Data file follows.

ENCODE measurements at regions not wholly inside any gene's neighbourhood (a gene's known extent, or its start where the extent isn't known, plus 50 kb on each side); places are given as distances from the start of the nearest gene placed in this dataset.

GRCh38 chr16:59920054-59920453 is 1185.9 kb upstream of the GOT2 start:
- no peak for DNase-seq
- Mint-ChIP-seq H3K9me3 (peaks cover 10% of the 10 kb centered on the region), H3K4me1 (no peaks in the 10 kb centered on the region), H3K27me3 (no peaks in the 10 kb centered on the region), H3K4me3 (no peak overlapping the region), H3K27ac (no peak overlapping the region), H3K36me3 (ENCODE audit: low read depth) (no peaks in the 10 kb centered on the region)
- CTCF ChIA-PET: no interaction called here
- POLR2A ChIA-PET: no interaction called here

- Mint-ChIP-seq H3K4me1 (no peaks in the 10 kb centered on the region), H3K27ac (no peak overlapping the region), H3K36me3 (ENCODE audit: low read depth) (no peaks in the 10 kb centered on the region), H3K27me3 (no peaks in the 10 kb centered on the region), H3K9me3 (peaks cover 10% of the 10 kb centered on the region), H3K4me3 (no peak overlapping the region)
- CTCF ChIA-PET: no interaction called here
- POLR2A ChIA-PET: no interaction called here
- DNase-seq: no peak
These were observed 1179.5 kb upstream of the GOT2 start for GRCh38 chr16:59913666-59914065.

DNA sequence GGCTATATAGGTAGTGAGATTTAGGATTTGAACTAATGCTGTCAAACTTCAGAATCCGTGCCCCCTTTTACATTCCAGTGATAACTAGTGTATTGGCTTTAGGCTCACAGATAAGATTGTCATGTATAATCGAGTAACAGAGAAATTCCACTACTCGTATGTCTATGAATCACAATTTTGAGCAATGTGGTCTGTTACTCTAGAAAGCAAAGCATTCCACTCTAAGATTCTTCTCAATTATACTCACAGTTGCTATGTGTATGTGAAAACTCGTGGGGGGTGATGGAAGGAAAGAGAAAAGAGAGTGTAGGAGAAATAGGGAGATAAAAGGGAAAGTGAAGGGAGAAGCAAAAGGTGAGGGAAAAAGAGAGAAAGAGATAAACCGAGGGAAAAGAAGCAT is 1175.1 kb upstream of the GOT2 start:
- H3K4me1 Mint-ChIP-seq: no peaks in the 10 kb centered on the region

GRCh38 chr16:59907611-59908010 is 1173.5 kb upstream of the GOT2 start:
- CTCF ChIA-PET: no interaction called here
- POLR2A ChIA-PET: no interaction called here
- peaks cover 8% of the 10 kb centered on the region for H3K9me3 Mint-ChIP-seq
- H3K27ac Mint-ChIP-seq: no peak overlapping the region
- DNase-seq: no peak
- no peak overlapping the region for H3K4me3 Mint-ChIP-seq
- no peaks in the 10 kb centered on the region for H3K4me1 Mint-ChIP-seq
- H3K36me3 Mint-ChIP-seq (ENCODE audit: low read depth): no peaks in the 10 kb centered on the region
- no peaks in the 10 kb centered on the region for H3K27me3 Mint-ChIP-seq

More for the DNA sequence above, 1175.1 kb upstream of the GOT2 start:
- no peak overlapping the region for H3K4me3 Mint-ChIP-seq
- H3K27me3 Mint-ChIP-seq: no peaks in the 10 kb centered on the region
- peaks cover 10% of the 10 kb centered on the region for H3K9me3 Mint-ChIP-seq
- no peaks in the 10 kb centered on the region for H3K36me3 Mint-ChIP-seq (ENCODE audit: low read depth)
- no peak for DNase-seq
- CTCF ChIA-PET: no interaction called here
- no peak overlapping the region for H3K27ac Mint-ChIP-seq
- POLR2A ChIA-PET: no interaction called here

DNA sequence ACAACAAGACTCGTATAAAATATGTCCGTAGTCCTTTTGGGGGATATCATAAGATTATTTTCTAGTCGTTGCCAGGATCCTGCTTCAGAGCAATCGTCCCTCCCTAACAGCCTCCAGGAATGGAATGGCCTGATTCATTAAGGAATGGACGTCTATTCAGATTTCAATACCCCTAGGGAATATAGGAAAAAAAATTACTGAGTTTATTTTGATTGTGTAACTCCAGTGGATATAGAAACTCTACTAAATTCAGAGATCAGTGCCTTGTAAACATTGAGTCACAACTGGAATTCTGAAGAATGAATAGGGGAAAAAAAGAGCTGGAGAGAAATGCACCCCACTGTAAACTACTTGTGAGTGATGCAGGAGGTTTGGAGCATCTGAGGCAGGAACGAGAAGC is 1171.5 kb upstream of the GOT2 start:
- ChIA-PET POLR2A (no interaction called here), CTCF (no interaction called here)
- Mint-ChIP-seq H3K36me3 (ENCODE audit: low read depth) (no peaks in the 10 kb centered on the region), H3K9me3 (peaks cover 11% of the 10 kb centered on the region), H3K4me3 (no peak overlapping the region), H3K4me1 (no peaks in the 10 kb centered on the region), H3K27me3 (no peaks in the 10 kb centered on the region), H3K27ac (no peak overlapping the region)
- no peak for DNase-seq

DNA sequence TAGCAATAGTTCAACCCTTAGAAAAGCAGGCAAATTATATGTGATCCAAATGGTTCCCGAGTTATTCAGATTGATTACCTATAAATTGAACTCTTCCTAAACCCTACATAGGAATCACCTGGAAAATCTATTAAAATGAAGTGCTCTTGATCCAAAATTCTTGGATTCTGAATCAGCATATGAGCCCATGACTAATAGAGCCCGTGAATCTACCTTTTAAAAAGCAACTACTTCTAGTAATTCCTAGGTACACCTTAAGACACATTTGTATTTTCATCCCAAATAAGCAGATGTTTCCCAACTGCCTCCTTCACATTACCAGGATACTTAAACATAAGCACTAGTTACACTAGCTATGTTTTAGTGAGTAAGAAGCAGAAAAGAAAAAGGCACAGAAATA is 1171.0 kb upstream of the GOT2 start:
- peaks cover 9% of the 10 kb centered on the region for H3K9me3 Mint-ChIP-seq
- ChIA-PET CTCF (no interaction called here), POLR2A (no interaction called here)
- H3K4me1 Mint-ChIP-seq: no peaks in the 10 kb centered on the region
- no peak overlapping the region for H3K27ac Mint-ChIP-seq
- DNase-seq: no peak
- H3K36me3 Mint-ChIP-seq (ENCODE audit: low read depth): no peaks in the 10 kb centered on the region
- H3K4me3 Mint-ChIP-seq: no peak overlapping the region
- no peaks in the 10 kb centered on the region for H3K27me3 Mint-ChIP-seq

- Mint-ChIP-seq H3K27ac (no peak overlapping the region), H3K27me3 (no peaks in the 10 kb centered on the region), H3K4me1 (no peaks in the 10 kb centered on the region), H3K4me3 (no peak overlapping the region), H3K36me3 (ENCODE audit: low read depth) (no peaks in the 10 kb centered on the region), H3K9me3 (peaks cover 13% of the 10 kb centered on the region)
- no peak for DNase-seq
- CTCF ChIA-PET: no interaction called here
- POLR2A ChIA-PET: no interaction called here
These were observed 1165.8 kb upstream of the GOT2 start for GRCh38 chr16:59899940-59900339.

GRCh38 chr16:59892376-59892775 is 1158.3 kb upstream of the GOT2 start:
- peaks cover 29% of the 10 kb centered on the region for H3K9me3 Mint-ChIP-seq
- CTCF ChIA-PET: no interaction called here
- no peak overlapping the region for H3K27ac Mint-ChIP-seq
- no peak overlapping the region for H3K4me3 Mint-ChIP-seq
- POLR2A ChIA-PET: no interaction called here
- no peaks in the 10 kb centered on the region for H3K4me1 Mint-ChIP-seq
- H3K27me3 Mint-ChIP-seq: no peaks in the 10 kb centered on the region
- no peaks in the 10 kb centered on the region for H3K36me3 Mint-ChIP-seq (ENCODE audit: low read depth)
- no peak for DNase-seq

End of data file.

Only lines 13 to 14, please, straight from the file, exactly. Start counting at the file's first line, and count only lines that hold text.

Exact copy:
- H3K4me1 Mint-ChIP-seq: no peaks in the 10 kb centered on the region

GRCh38 chr16:59907611-59908010 is 1173.5 kb upstream of the GOT2 start: